Photography Week: Indoor Photography Tips

Welcome to Day 2 of  Photography Week! Today we’re going over some indoor photography tips. Did you  miss yesterday’s post? On Day 1 we discussed outdoor photography and a beginner’s guide to the DSLR camera.

 Today I’m going to introduce you to my secret weapon for indoor photography…the external flash! I picked up this Neewer flash on Amazon (affiliate link) for under $40 and it has made an enormous difference in my indoor photography. If you don’t live in a house with lots of natural light this is a must-buy
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Let’s look at an example…. Here’s Levi in the nursery. This room only has 1 window and the sun is on the other side of the house for most of the day so it gets very little light. To compensate I used my highest ISO setting (6400) and you can see the photo is still very dark and has odd shadows. Even he looks unhappy about it 🙁
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On auto my camera uses the flash. The lighting is very harsh and unnatural and he has shadows around his body. Still no good
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Then I used the external flash. This is a tiny bit overexposed but that’s my fault not the flash 🙂 Now it looks as if this photo was taken in a room with gorgeous natural lighting. So much better!
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Here’s his nursery captured with the external flash. Bright and cheery!
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Now the question is how do you use it? The external flash mounts right on top of your camera and the flash can be angled in any direction. If you aim the flash right at your subject (like your on-camera flash) you will end up having all the same problems. The key is to bounce the flash off the wall/ceiling behind you which diffuses the light and gives you nice natural lighting free of shadows. Mr. Safari here is demonstrating for us. His flash is angled back at the wall/ceiling behind him and that light then bounces back towards his subject. The external flash comes with a variety of power levels so you’ll want to play around with it a bit before doing your photoshoot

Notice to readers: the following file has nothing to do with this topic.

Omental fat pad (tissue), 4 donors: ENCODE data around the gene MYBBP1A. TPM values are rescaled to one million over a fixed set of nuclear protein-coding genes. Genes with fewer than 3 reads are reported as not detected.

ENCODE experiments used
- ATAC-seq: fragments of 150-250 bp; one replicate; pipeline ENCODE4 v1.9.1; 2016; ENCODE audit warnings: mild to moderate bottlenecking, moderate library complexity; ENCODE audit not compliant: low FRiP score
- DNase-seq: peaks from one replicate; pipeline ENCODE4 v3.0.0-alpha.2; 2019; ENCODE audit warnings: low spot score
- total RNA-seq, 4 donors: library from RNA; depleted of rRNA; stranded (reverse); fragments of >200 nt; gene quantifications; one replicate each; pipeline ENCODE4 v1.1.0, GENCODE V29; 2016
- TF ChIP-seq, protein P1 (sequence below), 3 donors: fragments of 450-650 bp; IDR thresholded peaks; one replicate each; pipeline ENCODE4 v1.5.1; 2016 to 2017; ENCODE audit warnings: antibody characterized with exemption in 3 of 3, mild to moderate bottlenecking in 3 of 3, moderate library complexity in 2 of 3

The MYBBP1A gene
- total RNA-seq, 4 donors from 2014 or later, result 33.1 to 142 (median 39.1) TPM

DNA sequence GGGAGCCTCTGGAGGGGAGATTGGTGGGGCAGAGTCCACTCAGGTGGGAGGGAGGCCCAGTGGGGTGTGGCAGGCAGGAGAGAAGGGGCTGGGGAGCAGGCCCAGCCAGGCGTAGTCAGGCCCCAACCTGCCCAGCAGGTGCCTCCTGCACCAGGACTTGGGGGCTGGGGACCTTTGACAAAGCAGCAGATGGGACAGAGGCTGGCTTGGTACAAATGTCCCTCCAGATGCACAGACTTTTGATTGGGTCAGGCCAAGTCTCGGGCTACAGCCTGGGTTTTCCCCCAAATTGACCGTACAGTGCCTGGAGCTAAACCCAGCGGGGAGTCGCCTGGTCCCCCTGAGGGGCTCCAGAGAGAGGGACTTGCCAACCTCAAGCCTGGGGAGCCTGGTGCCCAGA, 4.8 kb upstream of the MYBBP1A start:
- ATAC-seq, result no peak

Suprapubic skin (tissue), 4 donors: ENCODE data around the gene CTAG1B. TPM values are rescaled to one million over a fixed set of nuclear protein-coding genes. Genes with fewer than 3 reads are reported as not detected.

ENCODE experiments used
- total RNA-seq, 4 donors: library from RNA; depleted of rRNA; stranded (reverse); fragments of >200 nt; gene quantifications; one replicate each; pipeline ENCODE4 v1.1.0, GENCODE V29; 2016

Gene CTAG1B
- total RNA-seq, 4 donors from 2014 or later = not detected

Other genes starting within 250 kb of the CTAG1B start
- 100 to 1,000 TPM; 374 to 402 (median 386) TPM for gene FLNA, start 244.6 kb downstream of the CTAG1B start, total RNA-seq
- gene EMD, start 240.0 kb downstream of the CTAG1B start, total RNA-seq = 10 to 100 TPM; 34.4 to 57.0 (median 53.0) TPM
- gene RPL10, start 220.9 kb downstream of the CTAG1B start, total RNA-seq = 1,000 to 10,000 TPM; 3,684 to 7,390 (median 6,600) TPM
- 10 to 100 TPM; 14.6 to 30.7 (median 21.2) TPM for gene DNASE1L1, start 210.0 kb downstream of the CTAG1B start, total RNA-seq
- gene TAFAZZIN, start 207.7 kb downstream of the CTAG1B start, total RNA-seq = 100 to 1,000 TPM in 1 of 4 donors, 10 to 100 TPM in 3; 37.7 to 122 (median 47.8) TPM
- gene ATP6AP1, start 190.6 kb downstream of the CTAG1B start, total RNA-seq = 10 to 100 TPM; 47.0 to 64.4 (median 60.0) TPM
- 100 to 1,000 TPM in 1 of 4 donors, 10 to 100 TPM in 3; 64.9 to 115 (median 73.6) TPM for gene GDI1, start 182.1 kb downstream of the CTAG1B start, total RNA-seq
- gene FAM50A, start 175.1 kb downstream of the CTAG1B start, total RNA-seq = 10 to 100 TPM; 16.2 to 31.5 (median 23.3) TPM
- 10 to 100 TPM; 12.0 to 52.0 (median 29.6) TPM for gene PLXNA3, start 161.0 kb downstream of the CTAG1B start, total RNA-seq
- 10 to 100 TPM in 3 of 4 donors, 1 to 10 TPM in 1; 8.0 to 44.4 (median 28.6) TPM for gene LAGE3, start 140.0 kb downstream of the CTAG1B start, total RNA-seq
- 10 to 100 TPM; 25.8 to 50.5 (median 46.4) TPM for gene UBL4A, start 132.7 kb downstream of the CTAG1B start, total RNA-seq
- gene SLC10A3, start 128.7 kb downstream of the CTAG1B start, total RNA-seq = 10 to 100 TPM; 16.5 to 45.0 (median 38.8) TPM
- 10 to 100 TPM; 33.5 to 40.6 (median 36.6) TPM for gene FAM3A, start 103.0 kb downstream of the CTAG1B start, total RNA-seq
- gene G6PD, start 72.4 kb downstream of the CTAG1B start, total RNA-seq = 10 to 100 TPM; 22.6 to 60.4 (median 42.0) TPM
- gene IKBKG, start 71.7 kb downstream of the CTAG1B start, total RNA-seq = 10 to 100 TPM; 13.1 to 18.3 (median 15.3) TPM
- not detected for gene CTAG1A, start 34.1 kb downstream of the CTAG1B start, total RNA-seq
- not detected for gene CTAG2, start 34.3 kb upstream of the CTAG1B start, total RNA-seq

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If you’re lucky you have some nice lighting in your home and won’t need to use a flash. In our old apartment we had excellent light in the kids’ room. The key to capturing that light is to have your subject facing the light source. In this example my kids are facing the window and I am in-between them and the window (I crouched below the window so I wasn’t blocking it’s light). Look around your house throughout the day to find areas that might work well for photos. Ideally you would also have a blank wall to use as a backdrop instead of a messy room 🙂IMG_6883

This photo was taken in our kitchen at night so all of the light is coming from our overhead lights. I still like this photo better than the versions taken with my on-camera flash but you can see it has a bit of a yellow tint from the light source.
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I hope that helps you with your indoor photography! Tomorrow and Thursday we’re going over backdrops!

6 Responses

  1. I have some spots in the house where it is too difficult to get the subject facing the light source because the setup of furniture. Because I don’t have an external flash I have even used a mirror to redirect natural lighting towards a subject!

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